Working in construction comes with its own set of challenges and dangers that workers face each day. Heavy and cumbersome equipment, various types of machinery, and insufficient protective equipment all place certain risks on workers. One prevalent risk factor is working in confined or small spaces.
According to the National Institute for Occupational Safety and Health (NIOSH), roughly 2.1 million workers enter confined spaces each year. Those attempting to rescue other workers who have become stuck account for 60% of the fatalities that occur from entering and working in a confined space. Because construction jobs come with many unique challenges, knowing the risks to look out for can help protect workers. If you have been injured, contact our Houston work injury lawyers today.
A confined space is any area with limited entry or exit. Even if an entry is only partially closed, the space is still considered confined, as the worker is typically unable to enter or exit freely. In fact, most confined spaces are not meant for humans, but are temporarily occupied by workers as they complete their work.
Because of the limited space, confined areas pose many different safety hazards. The space could be poorly constructed and prone to collapse, the area may contain poisonous substances, unguarded machinery, exposed wires, limited airflow, or the work required to be done in the space could be dangerous in the first place. All of these risks increase as the confined space gets smaller, more difficult to exit, or less accessible to other workers.
Some of the most common types of confined spaces workers typically interact with include:
Many workplace hazards on a typical jobsite can occur within a confined space, making hazards much more severe as points of entry and exit are limited. Workers can potentially be overcome with poor air quality or inadequate oxygen supply, radiation, toxic gases, or extreme temperatures. Explosive or flammable substances and electrical hazards can become deadly in a matter of seconds if workers are unable to evacuate quickly.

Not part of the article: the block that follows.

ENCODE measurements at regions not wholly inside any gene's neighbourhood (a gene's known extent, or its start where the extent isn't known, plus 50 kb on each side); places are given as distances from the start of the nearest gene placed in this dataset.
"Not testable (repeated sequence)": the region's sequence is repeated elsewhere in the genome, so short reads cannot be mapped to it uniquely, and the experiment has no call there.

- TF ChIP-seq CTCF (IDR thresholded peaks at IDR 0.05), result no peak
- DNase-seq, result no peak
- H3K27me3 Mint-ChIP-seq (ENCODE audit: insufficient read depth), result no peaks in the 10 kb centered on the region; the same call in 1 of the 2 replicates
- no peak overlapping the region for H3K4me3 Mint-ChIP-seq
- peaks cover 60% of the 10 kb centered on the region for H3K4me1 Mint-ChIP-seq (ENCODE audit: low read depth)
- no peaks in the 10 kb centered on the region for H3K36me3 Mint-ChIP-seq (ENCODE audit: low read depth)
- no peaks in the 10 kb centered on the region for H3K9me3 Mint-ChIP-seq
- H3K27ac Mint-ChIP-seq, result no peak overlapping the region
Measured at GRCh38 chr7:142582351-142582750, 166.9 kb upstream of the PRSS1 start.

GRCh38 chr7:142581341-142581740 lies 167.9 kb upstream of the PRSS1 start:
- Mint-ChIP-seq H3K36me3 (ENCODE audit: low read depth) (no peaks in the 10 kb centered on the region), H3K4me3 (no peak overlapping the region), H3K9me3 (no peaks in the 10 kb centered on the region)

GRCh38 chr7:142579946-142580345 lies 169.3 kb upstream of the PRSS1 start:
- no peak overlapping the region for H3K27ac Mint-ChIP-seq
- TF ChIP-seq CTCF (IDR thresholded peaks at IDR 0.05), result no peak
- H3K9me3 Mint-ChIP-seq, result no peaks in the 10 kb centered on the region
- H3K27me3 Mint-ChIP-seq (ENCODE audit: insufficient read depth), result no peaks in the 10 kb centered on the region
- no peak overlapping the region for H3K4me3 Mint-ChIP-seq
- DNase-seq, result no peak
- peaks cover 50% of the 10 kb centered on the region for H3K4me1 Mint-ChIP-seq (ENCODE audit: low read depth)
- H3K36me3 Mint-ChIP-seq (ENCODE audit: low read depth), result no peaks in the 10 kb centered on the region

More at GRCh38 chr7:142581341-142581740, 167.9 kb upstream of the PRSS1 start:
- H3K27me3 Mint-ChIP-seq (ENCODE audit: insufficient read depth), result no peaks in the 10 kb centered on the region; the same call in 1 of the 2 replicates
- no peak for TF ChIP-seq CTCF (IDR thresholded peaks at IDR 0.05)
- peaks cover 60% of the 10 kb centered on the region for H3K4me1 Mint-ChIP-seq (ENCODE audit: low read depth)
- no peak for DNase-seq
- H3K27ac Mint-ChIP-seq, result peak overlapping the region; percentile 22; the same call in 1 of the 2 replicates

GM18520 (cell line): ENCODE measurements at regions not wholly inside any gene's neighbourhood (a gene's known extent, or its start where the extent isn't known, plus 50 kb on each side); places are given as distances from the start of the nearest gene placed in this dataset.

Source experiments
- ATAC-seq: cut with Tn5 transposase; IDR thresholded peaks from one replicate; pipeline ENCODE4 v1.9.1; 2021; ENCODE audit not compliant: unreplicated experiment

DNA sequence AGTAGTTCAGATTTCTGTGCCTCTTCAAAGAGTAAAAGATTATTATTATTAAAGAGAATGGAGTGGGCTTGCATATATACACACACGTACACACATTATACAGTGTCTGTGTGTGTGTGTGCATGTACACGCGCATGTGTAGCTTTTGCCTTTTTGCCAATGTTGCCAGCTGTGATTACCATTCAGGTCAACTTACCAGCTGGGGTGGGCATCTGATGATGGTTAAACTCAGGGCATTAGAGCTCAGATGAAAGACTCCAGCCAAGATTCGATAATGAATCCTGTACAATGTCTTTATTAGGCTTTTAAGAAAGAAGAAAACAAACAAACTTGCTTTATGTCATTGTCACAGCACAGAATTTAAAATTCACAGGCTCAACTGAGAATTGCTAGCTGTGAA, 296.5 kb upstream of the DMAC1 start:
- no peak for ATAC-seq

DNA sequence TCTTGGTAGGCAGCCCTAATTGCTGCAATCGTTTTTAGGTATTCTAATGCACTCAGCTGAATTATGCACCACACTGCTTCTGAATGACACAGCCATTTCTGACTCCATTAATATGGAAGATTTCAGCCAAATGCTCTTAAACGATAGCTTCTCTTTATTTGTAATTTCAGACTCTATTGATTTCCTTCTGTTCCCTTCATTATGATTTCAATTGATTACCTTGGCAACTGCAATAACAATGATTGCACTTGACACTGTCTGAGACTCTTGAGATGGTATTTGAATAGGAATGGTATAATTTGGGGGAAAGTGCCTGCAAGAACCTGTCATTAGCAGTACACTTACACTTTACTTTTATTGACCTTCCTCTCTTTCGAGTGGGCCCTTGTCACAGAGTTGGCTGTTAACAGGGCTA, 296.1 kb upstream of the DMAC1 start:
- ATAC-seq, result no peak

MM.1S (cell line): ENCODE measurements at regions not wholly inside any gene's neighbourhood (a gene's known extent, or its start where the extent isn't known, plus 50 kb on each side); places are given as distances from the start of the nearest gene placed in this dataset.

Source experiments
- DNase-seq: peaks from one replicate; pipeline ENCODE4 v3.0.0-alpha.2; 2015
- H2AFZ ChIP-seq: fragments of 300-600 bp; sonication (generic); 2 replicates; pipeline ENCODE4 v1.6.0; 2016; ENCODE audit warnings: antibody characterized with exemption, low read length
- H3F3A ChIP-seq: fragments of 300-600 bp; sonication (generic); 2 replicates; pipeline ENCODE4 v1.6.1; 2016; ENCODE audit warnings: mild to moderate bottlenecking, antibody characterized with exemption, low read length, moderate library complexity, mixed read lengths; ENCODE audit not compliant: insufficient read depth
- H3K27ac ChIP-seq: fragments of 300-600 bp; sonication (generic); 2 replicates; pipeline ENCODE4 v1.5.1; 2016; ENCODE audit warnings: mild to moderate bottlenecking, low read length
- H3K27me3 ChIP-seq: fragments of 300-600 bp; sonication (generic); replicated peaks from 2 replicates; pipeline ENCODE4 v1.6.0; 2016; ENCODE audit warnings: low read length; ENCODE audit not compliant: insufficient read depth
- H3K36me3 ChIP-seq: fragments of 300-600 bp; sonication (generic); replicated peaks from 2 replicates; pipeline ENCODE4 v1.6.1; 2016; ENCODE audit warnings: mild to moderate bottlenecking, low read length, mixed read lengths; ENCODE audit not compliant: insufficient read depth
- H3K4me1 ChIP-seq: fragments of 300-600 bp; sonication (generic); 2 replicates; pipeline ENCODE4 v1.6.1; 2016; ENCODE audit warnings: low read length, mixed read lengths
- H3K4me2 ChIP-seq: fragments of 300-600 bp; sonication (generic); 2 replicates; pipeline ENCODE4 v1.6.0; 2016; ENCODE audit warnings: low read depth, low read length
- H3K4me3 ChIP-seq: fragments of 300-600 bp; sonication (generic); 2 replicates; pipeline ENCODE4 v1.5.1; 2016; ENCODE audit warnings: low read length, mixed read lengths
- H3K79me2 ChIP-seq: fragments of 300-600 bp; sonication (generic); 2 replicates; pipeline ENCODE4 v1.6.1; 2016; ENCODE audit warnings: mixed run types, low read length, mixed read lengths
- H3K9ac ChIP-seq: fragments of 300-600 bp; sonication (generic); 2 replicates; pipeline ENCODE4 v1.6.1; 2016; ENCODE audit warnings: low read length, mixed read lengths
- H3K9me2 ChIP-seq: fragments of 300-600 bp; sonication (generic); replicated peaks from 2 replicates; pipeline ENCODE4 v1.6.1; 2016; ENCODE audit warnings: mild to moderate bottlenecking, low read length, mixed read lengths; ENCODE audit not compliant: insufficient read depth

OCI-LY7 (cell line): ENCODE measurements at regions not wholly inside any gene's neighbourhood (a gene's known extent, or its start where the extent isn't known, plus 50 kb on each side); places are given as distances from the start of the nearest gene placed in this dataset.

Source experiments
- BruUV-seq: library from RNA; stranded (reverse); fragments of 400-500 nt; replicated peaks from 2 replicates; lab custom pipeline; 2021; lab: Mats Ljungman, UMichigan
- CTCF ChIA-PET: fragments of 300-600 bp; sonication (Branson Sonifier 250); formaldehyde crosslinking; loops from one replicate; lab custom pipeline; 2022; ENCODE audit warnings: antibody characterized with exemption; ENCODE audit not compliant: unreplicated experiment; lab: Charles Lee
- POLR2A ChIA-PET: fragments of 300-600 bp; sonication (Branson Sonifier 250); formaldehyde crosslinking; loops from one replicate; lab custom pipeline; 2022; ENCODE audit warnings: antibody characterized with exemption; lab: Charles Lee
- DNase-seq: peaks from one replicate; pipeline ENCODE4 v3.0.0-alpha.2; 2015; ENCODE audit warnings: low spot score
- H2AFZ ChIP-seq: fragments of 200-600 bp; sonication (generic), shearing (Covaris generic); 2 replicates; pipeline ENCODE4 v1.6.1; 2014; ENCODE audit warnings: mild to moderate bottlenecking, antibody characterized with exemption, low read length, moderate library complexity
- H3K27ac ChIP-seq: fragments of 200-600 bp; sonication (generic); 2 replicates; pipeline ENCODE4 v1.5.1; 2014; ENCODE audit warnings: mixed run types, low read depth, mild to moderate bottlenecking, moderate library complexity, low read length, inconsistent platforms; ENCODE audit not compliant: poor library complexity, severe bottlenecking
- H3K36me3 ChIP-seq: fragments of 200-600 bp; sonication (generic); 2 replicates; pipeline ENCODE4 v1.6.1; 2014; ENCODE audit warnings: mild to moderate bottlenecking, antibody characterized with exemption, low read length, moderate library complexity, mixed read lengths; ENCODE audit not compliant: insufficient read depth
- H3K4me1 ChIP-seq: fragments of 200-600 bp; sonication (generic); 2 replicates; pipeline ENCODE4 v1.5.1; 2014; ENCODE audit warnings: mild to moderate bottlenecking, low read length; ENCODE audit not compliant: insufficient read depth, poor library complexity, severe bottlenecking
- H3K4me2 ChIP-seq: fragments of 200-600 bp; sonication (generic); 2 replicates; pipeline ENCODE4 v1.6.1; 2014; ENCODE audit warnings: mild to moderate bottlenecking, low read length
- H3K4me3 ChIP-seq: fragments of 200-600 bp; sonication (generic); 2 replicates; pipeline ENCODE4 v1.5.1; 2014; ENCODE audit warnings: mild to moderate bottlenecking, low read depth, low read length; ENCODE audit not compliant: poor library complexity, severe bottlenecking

Poisonous gases are much more likely to build up in a smaller, poorly ventilated space than outside in open air or in a large building. This build-up can happen in a matter of seconds, and if a worker is unable to escape the confined space, the toxic gas could quickly overcome them. Furthermore, the nature of the space makes a co-worker or supervisor’s ability to rescue the distressed employee much more difficult.
The Occupational Safety and Health Administration’s (OSHA) standards and requirements for working in a confined space require a competent and adequately trained worker complete any work done in these areas when there are multiple employers or supervisors at the worksite. This ensures potential hazards are controlled. For example, if a generator is running near the entrance of a confined area, it could cause a buildup of carbon monoxide; outside supervisors work to control toxic fumes.
Many of these spaces require a permit prior to any workers entering due to the many different hazards. OSHA requires potential atmospheric changes to be monitored frequently, as well as any hazards that could engulf or collapse the space. Workers and supervisors outside of the confined area should be in constant contact with those inside via a two-way radio or other device. This way, should a worker say they need to leave, supervisors can act quickly.
Though OSHA has many different regulations in place to keep workers safe, they are not always complied with in the interest of monetary gain. This negligence causes severe accidents that can leave workers unable to do the work they once could. The assistance of an experienced workplace accident attorney will help you hold the negligent parties responsible for their actions. If you or someone you know was injured in a workplace accident, contact Ramsey Law Group today.